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Can my social security retirement benefits be garnished for child support arrears in ny state?

Hicksville, NY |

i owe child support arrears for my son who is 23. i am receiving ssi benefits since 2007 and was not employed for at least 10 years. i am going to be 65 soon and was informed by social security that i am going to receive retirement benefits instead of ssi. i received a letter from child support informingme that they are garnishing about 35% of my monthly check of $900 which leave me with less that $600 total without any other income or resources. do i have any recourse?

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Attorney answers 3


Unfortunately, it never gets easier. Child support must be paid, and it is too late now to seek a modification. Sorry.

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Actually, it depends on which type of disability benefits you are receiving. You stated you were receiving SSI disability benefits but then you stated that your monthly benefit amount is $900, whereas the current maximum monthly federal SSI benefit is $698 and the New York 2011 maximum was $761. SO if the $900 figure is the accurate one then you must be on SSD. So if you are getting SSD then yes they can garnish your benefits, if you are getting SSI then no they cannot garnish your benefits. They can and will garnish you SS retirement benefits at age 65 as well.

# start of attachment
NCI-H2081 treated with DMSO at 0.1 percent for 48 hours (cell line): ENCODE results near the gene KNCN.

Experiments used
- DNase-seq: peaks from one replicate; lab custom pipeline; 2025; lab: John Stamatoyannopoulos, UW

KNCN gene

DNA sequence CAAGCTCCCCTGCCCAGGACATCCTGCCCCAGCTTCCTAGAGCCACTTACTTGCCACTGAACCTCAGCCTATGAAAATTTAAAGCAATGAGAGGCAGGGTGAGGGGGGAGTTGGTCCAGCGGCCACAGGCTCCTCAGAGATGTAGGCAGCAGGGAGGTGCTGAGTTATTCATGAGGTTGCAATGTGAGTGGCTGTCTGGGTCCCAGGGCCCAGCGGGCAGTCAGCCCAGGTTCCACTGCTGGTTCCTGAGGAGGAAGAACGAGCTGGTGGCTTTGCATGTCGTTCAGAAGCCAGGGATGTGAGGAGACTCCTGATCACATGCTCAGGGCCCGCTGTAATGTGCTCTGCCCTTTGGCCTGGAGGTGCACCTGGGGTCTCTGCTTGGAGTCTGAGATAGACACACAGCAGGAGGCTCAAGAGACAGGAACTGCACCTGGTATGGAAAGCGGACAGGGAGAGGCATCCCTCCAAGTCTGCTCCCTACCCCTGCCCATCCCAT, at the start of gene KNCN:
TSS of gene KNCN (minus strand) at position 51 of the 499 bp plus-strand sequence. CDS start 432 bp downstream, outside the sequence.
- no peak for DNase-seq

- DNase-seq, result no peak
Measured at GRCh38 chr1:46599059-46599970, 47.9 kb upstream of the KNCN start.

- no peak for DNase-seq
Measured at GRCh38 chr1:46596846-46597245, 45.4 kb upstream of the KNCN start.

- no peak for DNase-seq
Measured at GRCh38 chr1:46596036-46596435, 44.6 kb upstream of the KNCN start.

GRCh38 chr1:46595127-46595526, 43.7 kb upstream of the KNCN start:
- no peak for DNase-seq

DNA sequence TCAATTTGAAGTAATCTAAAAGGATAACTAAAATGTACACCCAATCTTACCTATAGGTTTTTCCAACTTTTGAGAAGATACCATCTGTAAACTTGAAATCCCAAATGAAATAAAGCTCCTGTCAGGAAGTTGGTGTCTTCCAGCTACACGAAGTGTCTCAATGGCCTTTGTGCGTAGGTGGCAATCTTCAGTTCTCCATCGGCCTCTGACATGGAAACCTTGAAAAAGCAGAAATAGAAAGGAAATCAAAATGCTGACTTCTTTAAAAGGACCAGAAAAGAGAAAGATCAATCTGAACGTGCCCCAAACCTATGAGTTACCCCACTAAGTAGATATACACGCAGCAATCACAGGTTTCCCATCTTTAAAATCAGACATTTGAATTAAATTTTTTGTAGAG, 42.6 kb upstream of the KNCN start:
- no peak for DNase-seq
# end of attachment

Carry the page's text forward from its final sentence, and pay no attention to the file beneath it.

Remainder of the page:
The Social Security system limits the garnishment amount to the lesser of the State maximum or the maximum under the Consumer Credit Protection Act (CCPA) (15 U.S.C. 1673(b)) and is based on the law of the State where the beneficiary resides. Hereafter, the CCPA limit is referred to as the “Federal” limit. The CCPA limits garnishment to:

50%, if the beneficiary is supporting a spouse and/or child other than the spouse and/or child whose support has been ordered.

60%, if the beneficiary is not supporting another spouse and/or child.

55% or 65% respectively, if the garnishment order or other evidence submitted indicates the original support ordered is 12 or more weeks in arrears.

NOTE: SSI payments are not subject to garnishment.

Disclaimer Information on this site is provided by Brian Scott Wayson as general information, not legal advice, and use of this information does not establish an attorney-client relationship. If you have questions about your specific situation, please call an attorney.


My colleagues have given good ressponse. I hope this helps - but the short answer is there may be some loss of benefits allowed.

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